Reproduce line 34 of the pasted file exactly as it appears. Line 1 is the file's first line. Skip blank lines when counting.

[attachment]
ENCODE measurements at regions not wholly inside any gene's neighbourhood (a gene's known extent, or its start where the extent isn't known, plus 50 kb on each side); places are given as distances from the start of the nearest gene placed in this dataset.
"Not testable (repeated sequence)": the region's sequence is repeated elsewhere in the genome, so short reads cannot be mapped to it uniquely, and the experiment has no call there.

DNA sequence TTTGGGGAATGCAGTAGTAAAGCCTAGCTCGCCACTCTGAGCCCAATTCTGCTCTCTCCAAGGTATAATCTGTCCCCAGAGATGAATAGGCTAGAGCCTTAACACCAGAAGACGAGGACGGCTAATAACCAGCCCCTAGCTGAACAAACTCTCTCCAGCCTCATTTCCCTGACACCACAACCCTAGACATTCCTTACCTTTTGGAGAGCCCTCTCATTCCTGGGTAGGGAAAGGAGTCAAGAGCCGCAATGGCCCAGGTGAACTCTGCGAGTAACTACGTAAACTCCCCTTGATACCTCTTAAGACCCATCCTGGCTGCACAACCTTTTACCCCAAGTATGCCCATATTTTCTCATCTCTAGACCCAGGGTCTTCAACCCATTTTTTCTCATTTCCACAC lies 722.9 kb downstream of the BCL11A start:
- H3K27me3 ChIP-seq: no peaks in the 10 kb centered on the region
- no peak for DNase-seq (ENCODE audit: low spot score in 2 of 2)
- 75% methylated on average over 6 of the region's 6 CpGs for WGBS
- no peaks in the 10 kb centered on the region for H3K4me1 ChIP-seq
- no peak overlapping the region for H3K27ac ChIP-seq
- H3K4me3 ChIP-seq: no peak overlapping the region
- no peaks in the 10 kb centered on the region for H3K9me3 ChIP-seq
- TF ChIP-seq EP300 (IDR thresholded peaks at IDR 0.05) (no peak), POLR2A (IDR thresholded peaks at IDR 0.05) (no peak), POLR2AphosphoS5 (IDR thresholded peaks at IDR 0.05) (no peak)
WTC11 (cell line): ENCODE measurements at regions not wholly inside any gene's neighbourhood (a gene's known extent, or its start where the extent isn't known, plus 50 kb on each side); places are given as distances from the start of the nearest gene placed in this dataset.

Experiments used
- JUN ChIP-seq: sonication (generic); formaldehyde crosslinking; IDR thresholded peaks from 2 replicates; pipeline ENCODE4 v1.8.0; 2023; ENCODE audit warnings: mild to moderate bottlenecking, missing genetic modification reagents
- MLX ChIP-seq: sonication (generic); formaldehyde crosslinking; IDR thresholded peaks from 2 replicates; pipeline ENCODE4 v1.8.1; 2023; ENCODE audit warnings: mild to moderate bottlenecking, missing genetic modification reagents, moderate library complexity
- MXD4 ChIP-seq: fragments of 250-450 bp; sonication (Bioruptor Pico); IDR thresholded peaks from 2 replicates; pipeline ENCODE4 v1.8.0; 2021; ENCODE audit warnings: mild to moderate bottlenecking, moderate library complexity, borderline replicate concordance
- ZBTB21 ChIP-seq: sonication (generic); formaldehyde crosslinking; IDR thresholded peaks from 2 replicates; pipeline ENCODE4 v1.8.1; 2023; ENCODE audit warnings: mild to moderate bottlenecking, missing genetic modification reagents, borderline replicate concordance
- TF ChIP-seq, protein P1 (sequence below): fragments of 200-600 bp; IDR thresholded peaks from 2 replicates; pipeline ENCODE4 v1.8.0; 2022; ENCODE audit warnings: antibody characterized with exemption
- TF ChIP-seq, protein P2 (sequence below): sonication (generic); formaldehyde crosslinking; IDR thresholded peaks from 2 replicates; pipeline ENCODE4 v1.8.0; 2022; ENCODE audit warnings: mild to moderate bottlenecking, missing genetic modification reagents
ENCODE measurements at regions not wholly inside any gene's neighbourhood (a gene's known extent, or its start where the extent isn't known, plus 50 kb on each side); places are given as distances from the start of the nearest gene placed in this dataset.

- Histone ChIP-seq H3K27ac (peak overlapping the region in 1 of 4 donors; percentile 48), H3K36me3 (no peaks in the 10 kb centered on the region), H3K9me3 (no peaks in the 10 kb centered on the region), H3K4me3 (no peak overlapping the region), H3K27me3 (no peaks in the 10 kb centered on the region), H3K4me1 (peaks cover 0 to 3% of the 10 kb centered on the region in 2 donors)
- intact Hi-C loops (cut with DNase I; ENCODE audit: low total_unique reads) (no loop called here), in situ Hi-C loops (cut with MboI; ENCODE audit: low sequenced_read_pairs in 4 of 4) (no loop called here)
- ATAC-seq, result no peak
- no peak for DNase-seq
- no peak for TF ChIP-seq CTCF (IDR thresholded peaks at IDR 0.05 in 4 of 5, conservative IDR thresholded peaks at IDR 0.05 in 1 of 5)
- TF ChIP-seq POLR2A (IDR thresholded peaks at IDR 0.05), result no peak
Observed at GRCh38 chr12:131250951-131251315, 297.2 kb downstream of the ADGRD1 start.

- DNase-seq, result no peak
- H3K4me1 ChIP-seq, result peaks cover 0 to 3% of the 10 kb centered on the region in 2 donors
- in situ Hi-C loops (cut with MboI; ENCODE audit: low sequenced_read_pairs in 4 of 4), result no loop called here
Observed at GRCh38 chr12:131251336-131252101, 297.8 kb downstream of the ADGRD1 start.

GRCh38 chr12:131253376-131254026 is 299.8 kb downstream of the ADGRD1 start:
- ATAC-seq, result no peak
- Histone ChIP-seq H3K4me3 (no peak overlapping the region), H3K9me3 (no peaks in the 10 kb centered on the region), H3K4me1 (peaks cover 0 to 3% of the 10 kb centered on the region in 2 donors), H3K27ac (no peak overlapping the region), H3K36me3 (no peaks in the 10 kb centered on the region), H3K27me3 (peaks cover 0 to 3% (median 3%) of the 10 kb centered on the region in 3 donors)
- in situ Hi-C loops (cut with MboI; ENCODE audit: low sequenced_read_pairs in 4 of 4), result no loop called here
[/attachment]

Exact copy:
- Histone ChIP-seq H3K4me3 (no peak overlapping the region), H3K9me3 (no peaks in the 10 kb centered on the region), H3K4me1 (peaks cover 0 to 3% of the 10 kb centered on the region in 2 donors), H3K27ac (no peak overlapping the region), H3K36me3 (no peaks in the 10 kb centered on the region), H3K27me3 (peaks cover 0 to 3% (median 3%) of the 10 kb centered on the region in 3 donors)